The pharmaceutical industry is a pillar of the economy, contributing to an above-average degree to Switzerland’s prosperity. Accounting for a direct share of 5.4 percent of gross domestic product (GDP), it is one of the most important sectors of the private economy in Switzerland. Today, our country is one of the most important pharmaceutical research hubs in the world alongside the USA, and its reputation extends well beyond Europe. In 2017, the research-based pharmaceutical companies invested more than CHF 6.5 billion in research and development (R&D) in Switzerland, a figure that is almost twice the volume of the turnover that they achieve in Switzerland. Every franc transferred from the Swiss healthcare system to the pharmaceutical industry is reinvested almost twice over in Switzerland. Some 46,800 employees generate CHF 36 billion in value added every year. A total of 254,100 jobs depend on the success of the pharmaceutical industry.
Optimum framework conditions are and will remain essential for a successful and internationally competitive pharmaceutical hub. Yet the attractiveness of the location is under pressure from many quarters.
Reinforcing political stability and legal certainty
Political stability and legal certainty are major traditional strengths of Switzerland. In recent years, however, erosion has been observed that has also made itself felt in the corresponding international indices. Growing tension within the relationship with the EU, in particular, is leading to legal uncertainty. Switzerland needs to consolidate its bilateral relationship with the EU in the long term. The legal uncertainty is to a certain extent home-grown, and it is threatening from within the quality of Switzerland as a base for activities. Against the background of rising healthcare costs, calls to limit entrepreneurial freedom are bound to get louder. This is why it is all the more important for the industry to send the right signals regarding the environment, social affairs and company management in the future.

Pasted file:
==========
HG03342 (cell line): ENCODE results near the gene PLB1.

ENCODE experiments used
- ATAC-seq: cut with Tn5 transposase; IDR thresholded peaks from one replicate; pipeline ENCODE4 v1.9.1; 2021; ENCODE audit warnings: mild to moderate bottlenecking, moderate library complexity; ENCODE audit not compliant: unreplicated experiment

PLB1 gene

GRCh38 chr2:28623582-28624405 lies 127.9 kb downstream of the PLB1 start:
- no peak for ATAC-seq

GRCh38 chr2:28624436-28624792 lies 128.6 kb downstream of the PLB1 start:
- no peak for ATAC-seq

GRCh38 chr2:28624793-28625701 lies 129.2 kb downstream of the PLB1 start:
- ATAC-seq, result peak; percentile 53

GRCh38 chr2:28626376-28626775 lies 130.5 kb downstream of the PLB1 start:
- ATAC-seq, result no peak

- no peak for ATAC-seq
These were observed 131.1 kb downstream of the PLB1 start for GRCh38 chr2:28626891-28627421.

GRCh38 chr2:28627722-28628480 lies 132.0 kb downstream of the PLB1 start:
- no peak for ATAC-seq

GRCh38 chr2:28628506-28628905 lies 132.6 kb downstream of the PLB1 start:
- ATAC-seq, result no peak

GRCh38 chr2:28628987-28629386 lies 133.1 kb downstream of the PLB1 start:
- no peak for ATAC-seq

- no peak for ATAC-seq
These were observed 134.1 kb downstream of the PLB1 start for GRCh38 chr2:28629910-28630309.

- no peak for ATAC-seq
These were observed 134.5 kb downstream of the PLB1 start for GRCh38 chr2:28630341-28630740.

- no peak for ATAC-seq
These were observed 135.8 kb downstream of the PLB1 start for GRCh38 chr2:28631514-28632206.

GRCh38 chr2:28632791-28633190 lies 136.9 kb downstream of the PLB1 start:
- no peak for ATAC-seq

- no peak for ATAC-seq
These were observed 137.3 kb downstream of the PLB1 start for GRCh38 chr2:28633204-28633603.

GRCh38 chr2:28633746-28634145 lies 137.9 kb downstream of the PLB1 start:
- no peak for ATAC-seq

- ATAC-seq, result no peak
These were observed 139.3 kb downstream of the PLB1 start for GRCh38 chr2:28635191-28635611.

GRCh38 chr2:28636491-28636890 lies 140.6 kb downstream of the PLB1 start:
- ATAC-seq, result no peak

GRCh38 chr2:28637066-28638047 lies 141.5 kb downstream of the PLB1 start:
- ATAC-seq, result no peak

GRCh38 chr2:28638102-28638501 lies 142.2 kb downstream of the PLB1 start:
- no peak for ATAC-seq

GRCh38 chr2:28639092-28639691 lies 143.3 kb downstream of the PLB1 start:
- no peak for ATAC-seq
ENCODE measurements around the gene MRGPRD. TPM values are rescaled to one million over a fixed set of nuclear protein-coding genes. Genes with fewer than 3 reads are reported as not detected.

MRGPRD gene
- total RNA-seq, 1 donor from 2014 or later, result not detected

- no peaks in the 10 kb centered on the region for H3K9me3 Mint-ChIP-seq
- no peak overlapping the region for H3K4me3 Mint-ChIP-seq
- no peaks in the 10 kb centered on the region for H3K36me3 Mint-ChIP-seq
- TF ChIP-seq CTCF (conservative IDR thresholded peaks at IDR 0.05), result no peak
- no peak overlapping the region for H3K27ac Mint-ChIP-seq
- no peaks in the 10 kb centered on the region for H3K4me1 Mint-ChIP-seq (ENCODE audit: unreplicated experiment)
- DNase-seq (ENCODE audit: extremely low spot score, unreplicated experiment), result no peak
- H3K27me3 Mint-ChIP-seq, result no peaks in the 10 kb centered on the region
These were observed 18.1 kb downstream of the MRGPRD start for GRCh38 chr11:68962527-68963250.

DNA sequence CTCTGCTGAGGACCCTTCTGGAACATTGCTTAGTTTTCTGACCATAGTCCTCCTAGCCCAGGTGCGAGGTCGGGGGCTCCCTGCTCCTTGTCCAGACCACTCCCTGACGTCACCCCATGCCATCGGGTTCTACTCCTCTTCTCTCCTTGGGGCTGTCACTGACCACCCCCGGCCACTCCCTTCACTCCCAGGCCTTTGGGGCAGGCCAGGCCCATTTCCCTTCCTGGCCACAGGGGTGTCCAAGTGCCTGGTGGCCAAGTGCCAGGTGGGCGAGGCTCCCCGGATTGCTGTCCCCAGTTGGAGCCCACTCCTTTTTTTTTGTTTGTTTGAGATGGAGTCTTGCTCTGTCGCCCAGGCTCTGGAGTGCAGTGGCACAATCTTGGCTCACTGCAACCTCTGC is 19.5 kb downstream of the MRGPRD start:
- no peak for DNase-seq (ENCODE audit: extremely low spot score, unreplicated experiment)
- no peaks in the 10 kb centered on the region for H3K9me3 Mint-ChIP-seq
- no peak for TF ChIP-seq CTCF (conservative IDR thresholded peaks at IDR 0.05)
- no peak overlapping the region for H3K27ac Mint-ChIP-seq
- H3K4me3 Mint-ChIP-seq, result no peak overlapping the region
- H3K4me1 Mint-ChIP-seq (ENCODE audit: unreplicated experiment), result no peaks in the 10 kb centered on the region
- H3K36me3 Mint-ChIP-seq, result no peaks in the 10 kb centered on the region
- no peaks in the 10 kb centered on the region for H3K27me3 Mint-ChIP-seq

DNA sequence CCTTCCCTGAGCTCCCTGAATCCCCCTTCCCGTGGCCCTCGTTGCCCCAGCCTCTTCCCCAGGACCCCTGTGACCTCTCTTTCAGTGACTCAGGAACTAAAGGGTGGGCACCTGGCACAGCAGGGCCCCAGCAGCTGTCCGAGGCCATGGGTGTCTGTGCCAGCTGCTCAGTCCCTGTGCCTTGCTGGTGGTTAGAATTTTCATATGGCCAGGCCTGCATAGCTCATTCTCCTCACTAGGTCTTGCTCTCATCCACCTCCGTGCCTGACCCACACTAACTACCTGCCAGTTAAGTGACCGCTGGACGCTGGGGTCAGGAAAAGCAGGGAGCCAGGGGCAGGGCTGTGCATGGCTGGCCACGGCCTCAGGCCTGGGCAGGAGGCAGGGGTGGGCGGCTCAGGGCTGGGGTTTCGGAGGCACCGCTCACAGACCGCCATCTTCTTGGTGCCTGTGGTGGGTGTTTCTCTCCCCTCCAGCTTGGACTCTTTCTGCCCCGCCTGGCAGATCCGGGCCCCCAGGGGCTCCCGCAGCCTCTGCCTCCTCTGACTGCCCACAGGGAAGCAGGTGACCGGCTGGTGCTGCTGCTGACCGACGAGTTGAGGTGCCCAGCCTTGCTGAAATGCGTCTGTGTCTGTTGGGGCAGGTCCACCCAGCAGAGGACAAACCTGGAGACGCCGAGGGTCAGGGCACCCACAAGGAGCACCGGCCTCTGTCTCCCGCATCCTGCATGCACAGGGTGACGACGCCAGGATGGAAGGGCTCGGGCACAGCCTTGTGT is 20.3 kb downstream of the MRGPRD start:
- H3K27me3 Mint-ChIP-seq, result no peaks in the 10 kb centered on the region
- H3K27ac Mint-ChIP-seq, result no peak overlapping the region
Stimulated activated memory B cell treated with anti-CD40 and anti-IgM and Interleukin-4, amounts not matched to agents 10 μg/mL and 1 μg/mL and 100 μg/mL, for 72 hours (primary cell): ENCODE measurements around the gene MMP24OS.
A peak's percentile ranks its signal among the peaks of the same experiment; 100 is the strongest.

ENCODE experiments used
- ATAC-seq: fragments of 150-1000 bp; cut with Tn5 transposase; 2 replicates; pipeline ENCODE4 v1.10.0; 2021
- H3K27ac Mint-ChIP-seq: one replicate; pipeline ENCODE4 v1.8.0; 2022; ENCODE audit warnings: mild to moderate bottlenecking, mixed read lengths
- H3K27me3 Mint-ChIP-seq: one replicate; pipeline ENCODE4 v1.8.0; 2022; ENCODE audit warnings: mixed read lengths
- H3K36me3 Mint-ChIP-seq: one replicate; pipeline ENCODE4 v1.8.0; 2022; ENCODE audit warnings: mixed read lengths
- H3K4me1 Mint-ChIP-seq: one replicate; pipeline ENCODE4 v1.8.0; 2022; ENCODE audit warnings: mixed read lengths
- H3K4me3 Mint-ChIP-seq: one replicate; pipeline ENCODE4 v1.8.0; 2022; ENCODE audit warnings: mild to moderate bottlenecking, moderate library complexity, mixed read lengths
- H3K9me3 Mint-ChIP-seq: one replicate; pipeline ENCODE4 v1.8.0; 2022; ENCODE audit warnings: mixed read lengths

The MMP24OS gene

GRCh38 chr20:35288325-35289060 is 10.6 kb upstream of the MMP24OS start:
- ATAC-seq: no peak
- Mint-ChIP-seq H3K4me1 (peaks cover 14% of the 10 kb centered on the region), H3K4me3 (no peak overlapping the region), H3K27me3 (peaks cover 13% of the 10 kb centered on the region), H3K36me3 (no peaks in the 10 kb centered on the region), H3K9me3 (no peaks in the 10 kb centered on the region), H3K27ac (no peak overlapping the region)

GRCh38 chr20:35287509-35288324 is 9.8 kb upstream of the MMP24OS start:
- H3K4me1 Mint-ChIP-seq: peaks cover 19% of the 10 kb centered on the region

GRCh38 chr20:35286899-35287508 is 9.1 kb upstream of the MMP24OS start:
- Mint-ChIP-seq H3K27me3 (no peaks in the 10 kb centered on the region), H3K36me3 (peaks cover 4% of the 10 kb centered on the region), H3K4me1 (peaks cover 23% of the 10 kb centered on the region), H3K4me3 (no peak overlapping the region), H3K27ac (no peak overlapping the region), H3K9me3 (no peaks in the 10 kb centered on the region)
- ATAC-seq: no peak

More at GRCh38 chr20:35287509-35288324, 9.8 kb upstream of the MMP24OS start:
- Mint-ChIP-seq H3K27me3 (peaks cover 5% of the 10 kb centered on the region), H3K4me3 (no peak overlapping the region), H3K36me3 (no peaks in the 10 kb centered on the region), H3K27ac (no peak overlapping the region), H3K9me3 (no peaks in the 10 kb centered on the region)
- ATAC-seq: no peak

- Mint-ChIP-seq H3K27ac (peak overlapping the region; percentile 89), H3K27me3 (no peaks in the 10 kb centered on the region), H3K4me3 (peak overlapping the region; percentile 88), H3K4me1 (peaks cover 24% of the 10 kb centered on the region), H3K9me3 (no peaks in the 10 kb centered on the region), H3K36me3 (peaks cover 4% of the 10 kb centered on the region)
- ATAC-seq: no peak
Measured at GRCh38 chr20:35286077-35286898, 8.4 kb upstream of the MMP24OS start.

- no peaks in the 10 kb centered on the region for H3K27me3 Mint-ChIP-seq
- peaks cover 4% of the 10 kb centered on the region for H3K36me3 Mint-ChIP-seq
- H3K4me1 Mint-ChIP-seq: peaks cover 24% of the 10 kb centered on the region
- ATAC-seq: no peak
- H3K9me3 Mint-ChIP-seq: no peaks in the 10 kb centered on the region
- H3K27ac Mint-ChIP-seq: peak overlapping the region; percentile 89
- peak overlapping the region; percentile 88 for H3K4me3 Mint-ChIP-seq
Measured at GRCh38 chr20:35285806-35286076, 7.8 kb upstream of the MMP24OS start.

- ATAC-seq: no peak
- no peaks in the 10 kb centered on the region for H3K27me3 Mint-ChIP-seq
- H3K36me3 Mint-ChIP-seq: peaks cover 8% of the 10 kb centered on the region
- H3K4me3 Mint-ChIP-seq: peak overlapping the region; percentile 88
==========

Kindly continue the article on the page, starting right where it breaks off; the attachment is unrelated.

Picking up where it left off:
In addition to complying with the relevant national and international standards, the industry is aiming to take greater account of ecological, social and societal aspects in its corporate decision-making process. This includes making an active contribution to the Sustainable Development Goals (SDG) and working in partnership with other stakeholders, particularly those involved in health, diversity & inclusion and climate protection. The aim must be to achieve a transparent dialogue with society and the political community about the significance of the pharmaceutical industry for Switzerland and the necessary framework conditions for the future. One of the things needed to achieve this goal is an institutionalised advisory committee on the future of the pharmaceutical industry. This should consist of high-ranking representatives from the scientific community, the private economy and the authorities. The committee should advise the Federal Council on ways of anticipating future developments in this sector which is so important for Switzerland.